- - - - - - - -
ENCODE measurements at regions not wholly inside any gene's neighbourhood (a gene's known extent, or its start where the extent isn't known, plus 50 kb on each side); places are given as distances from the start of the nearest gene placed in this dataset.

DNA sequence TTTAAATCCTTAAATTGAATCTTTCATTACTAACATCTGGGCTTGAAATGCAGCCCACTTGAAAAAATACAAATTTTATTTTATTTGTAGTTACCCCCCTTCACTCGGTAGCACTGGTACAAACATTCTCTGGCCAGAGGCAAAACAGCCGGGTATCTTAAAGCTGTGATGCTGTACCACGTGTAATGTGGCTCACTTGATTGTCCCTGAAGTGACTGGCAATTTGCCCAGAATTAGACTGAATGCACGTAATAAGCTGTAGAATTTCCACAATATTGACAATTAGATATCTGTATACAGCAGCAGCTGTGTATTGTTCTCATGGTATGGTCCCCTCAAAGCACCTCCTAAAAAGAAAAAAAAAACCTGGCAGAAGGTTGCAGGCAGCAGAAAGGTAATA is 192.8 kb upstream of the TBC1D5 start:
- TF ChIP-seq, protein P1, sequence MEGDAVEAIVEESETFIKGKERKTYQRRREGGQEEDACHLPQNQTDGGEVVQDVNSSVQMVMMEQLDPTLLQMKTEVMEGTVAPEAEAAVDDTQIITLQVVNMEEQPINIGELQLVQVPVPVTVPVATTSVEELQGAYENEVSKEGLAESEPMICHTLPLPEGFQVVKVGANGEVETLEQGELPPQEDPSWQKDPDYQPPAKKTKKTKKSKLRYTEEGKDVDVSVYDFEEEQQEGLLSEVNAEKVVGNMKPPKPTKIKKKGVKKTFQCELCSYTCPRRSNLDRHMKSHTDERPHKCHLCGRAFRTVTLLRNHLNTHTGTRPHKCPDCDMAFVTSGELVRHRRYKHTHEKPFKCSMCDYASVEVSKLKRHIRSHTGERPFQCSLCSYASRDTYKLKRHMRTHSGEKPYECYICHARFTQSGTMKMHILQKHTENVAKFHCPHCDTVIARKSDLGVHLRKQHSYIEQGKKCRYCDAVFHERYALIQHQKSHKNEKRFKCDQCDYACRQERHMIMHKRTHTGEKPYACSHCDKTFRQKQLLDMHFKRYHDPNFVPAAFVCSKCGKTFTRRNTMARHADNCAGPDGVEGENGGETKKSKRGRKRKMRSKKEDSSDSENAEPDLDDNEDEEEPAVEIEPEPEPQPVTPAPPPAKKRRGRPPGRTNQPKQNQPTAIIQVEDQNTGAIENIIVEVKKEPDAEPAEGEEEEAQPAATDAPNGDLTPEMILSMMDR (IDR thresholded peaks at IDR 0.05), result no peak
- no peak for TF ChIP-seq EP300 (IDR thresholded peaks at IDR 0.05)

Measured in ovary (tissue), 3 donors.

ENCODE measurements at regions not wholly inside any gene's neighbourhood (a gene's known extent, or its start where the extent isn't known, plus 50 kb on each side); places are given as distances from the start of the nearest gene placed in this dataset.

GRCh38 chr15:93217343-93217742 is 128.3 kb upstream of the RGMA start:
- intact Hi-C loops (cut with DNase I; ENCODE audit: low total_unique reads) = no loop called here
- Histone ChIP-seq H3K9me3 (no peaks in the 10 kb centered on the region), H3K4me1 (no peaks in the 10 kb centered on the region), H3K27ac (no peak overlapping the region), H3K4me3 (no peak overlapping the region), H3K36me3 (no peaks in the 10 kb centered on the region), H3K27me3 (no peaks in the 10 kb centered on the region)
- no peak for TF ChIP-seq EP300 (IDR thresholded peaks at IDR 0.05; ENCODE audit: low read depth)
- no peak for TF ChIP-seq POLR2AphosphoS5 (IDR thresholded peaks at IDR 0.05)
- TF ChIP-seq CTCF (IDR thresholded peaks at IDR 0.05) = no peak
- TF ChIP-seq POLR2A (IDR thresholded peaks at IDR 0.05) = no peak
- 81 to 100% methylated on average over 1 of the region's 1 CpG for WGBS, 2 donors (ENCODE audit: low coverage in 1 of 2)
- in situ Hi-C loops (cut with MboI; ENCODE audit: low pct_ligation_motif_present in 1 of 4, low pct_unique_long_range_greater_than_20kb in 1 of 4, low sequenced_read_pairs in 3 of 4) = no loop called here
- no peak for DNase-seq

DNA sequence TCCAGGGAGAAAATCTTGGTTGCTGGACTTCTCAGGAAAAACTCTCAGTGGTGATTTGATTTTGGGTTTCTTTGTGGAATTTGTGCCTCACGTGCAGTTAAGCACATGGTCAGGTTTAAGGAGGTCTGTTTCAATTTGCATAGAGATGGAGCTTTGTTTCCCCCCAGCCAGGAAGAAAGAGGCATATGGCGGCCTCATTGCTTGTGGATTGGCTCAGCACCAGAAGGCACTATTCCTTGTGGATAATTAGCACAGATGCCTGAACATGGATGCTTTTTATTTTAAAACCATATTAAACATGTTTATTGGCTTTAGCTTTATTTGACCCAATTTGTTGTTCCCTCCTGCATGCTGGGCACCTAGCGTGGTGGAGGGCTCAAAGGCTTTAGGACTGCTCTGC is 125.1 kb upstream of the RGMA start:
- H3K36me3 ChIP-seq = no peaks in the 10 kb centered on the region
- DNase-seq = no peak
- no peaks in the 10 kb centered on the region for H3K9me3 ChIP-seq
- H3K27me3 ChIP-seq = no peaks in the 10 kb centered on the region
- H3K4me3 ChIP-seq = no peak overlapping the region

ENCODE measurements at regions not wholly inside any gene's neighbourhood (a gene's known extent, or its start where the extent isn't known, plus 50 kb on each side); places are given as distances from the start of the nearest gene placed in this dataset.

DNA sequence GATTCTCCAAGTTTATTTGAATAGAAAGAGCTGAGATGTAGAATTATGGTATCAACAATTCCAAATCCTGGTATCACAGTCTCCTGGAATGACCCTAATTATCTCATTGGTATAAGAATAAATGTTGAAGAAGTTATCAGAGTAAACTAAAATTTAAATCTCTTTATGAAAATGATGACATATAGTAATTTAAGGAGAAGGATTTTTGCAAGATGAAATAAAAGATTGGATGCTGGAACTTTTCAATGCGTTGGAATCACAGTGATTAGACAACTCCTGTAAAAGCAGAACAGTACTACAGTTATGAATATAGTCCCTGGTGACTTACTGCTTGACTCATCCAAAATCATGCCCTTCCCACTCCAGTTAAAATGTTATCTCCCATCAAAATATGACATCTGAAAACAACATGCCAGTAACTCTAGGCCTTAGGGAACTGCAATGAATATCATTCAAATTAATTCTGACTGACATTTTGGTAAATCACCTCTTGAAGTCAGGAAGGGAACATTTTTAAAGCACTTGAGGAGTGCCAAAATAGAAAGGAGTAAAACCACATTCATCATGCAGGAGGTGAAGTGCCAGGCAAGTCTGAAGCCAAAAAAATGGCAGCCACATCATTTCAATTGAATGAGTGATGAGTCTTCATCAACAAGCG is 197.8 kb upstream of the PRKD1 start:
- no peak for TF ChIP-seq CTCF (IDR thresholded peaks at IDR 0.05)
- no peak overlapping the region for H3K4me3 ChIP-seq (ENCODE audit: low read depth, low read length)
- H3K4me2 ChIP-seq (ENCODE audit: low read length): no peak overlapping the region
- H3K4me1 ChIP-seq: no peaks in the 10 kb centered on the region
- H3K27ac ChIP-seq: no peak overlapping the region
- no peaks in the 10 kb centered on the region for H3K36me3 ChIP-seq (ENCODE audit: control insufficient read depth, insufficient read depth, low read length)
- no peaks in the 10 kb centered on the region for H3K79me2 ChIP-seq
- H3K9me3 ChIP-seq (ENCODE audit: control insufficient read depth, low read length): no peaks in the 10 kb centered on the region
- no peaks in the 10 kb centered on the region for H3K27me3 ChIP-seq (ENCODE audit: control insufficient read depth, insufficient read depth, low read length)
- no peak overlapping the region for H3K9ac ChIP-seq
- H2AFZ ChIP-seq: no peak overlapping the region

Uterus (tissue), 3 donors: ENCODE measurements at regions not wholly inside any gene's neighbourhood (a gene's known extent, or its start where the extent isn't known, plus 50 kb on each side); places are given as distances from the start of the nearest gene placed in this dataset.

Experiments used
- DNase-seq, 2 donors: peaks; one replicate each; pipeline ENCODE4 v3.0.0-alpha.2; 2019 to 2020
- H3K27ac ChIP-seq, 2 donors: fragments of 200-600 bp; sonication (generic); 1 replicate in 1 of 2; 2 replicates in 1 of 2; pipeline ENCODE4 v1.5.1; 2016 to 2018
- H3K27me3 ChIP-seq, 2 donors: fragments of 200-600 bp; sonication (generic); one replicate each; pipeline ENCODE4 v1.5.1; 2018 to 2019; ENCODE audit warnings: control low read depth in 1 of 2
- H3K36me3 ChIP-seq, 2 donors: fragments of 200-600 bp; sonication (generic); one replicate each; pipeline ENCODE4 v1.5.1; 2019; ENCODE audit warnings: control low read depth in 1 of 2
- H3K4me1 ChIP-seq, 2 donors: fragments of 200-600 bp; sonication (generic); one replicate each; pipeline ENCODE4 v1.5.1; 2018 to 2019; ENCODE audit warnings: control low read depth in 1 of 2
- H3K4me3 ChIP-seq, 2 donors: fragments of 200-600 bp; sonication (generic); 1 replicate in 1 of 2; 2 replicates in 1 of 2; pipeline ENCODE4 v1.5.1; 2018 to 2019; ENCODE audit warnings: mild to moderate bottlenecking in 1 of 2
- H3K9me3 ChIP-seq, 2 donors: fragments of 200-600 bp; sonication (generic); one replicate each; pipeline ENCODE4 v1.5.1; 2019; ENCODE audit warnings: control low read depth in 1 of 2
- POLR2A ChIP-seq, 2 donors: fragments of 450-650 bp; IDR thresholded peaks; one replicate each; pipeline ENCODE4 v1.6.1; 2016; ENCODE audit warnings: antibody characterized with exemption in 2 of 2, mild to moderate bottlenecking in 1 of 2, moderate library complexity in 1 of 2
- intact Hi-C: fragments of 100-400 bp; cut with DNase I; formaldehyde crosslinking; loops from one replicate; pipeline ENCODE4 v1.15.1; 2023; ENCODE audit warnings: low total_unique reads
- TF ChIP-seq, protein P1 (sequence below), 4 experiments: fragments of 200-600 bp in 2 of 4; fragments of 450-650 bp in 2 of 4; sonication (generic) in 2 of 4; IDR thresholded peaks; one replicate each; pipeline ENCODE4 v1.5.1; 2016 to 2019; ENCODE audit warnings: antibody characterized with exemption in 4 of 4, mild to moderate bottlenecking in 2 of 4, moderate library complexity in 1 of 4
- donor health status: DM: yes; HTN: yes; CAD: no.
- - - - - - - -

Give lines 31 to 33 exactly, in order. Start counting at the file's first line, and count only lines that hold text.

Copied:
- no peaks in the 10 kb centered on the region for H3K79me2 ChIP-seq
- H3K9me3 ChIP-seq (ENCODE audit: control insufficient read depth, low read length): no peaks in the 10 kb centered on the region
- no peaks in the 10 kb centered on the region for H3K27me3 ChIP-seq (ENCODE audit: control insufficient read depth, insufficient read depth, low read length)